Dr. Batson of Batson Chiropractic Treats Disc Herniations and Spinal Pain and Associated Dysfunction
DISC HERNIATION: aka: “Slipped Disc” and PAIN!!!!!
An inter-vertebral disc is the cartilaginous material between adjacent spinal vertebrae (spinal bones) and acts as a shock absorbing cushion to facilitate proper biomechanical joint function and reduce friction. The disc also acts as a spacer between adjacent vertebrae to allow the spinal nerve roots to exit the spine and supply vital nerve energy to all aspects of the body.
A disc can herniate (bulge or rupture) due to injury, repetitive stress, posture and weight gain, aging, and/or a vertebral subluxation. A vertebral subluxation is the partial dislocation of one vertebrae in relation to another causing altered biomechanical joint function which can then cause altered stress to the disc and thus disc degeneration, disc bulge, herniation, or rupture.
Disc Herniation can be associated with:
Dr. Batson is a Palmer College of Chiropractic graduate, practicing in a solo practice for over thirty three years. Dr. Batson utilizes the PALMER and PIERCE RESULTS SYSTEM of spinal analysis and treatment consisting of utilizing Examination, X-ray analysis in conjunction with Video-Fluoroscopy (motion X-Ray imaging), very specific chiropractic manipulation techniques (NO Twisting, Napping, or Jerking), Lordex lumbar decompression therapy, and the K-Laser therapy. Dr. Batson treats patients of Willowbrook and the surrounding communities of Darien, Burr Ridge, Downers Grove, Hinsdale, Oakbrook, Claredon Hills, Western Springs, Lemont, Westmont, and communities of the Tri-State regions.
Dr. Batson is available for consultation at: 630-323-1181.
PROPER LIFTING ERGONOMICS
There are many opinions on proper lifting techniques. Lifting stress is not just isolated to the lower back but encompasses multiple body structures. When lifting an object from the floor, we always associate proper lifting as bending at the knees, never twisting, keeping object as close to our torso as possible to avoid stress to the lower back. However, the most important aspect to proper lifting is to NEVER LOOK DOWN. Head and neck posture is critical!!!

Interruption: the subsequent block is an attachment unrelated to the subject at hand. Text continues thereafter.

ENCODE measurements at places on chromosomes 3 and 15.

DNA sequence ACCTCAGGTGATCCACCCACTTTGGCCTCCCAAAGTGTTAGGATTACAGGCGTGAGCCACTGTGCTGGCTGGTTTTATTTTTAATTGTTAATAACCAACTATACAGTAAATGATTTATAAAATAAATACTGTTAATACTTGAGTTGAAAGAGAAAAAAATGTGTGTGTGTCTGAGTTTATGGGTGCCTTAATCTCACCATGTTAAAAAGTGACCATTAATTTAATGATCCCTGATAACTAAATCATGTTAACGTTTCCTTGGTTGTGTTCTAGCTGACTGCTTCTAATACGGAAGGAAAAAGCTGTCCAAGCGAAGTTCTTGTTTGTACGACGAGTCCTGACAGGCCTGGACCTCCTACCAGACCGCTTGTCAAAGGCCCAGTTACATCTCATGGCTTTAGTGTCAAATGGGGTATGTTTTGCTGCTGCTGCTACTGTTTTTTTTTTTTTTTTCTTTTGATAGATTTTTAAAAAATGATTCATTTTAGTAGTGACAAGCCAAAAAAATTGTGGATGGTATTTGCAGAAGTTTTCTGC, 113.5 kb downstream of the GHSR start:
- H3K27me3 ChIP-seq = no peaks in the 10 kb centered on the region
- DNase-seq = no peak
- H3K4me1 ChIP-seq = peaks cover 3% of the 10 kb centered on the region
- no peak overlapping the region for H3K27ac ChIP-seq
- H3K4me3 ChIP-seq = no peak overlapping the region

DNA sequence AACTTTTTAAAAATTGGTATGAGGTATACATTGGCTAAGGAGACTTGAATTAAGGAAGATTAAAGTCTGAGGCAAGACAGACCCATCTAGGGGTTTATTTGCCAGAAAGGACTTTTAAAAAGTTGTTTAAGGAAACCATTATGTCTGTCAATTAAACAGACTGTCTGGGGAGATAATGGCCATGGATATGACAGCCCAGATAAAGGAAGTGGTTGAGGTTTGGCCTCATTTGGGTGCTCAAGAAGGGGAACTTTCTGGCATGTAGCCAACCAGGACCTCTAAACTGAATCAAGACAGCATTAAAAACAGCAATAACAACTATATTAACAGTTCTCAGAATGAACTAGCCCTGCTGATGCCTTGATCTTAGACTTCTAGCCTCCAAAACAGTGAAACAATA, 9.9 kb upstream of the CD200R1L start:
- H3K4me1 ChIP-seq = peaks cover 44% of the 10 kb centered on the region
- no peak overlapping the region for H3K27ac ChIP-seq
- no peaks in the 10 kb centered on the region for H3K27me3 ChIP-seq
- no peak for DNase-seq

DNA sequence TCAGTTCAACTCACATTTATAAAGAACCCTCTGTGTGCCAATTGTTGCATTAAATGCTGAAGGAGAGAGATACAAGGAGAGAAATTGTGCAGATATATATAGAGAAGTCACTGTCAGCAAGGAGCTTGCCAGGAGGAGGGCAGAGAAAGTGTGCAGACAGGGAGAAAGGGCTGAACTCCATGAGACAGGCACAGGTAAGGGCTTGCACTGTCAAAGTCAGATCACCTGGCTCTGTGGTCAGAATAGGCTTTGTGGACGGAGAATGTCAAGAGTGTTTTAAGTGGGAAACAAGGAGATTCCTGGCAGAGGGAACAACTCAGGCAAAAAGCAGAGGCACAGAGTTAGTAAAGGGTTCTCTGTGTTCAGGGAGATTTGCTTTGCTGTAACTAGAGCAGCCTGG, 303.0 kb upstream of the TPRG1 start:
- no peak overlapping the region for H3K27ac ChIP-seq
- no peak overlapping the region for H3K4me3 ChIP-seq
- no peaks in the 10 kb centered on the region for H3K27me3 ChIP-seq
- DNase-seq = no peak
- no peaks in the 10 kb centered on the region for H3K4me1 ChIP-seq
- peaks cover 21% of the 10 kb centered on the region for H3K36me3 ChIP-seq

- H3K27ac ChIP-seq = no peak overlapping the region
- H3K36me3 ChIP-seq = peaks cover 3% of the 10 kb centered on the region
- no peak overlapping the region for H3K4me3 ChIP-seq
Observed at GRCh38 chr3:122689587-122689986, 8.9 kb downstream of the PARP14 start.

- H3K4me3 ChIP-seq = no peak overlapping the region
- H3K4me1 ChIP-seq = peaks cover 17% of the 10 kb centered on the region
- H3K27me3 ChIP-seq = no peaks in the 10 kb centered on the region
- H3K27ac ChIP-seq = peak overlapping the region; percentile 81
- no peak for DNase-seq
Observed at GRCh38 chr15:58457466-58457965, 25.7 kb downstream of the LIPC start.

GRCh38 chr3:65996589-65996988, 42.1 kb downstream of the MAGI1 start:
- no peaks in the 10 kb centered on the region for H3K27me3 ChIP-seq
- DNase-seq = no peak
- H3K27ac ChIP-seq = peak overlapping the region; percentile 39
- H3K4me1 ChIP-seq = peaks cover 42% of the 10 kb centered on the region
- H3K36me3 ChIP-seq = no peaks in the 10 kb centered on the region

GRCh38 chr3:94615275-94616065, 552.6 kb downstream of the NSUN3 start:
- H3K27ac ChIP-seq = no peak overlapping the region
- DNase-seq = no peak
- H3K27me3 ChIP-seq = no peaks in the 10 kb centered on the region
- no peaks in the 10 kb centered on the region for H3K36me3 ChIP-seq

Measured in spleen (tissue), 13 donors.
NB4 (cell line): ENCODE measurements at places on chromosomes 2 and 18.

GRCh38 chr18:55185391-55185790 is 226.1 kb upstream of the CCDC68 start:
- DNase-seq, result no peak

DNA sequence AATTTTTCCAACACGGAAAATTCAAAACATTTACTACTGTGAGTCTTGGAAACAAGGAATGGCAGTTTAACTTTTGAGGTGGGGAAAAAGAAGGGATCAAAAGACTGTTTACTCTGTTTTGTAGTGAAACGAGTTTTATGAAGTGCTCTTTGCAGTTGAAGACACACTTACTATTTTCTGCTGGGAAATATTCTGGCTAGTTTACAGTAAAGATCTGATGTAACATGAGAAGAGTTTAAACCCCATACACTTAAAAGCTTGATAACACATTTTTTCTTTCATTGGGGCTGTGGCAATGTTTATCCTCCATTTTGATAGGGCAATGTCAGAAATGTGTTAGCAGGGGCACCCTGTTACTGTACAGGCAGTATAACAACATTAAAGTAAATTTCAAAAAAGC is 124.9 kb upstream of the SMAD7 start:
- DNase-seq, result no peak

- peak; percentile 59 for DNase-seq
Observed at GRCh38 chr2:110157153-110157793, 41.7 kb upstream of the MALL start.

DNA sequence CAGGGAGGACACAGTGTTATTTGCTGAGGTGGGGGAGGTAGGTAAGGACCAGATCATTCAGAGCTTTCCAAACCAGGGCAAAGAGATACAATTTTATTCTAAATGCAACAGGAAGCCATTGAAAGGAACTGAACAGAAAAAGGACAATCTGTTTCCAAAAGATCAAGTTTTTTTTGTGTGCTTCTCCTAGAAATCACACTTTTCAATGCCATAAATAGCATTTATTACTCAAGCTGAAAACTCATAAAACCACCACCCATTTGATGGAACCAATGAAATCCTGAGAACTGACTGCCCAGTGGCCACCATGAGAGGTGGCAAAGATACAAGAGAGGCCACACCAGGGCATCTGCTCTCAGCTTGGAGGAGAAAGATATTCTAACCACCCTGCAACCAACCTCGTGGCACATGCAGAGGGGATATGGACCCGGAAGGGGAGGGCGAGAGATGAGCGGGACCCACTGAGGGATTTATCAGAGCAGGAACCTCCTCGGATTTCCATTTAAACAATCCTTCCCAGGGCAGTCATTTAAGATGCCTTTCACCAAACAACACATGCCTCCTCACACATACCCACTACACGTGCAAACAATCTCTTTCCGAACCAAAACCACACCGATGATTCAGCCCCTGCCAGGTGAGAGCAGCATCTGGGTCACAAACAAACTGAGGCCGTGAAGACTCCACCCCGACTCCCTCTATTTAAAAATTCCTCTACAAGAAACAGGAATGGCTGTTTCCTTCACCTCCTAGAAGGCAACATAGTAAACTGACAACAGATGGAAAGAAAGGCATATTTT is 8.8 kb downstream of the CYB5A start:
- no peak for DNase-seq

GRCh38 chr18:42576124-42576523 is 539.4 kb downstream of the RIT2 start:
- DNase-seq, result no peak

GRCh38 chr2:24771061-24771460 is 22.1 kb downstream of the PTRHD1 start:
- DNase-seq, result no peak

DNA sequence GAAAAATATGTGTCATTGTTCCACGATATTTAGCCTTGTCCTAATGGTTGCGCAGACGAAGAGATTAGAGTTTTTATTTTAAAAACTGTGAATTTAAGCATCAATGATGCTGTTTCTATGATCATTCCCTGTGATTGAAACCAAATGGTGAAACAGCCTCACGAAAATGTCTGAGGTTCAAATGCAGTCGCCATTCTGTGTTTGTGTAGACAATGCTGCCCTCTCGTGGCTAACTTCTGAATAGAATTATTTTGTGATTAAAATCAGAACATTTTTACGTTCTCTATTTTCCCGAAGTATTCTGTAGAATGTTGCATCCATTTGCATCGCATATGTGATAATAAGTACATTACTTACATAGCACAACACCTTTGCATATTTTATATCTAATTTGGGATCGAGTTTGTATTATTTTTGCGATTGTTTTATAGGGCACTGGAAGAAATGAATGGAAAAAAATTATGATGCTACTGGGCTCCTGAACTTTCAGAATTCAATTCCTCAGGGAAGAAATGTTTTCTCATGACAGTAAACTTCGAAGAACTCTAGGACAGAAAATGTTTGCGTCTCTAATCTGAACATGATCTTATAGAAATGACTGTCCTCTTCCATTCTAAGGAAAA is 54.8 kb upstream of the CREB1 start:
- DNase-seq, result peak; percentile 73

When lifting, our lower back is stressed, but in fact does not perform the actual lifting activity. The true aspect of lifting takes place in the lower cervical spine, upper thoracic spine, and shoulders girdles. Improper ergonomics of these body parts when lifting then places undo stress to the lower back regions with the resulting lower back injury.
The Olympic weight lifter is able to lift the excessive weight because he presents on stage, places himself in the appropriate lifting position, however, upon initiation of the lifting activity he cocks his head back (looking up), and therefore stabilizes and strengthens his cervical spine muscles and ligaments as well as stabilizes and strengthens the muscles and ligaments of the lumbosacral region allowing him to perform the lifting activity. The action of looking up and locking the head in the hyper-extended position allows him to bend his knees, squat, lift the weight with an extremely strong lower back. By locking the spine as discussed above we are placing the cervical and lumbar vertebra in a normal lordotic C shaped curvature, allowing proper stress distribution to the spinal disc material and joints of the vertebra. If the weight lifter were to look down at the object he would/could sustain a very serious spine injury because he has changed the biomechanical load on the disc material and spinal joints.
It is my opinion that injury can encompass both the lumbosacral region but the cervical spine, upper thoracic, and shoulder girdles as well. By locking the spine as discussed above we are placing the vertebra in a normal lordotic curvature, allowing proper stress distribution to the spinal disc material and joints of the vertebra allowing lifting without injury.
So……The Keys to Proper Lifting:
· NEVER LOOK DOWN. Always cock the head back and lock the cervical spine into the hyper-extension position thereby strengthening the cervical, thoracic and shoulder girdles, and ultimately strengthening the lumbosacral region.
· Bend at the knees
· Never twist or rotate at the waist when lifting
· Keep objects as close to the torso as possible
· Be aware/familiar with the object to be lifted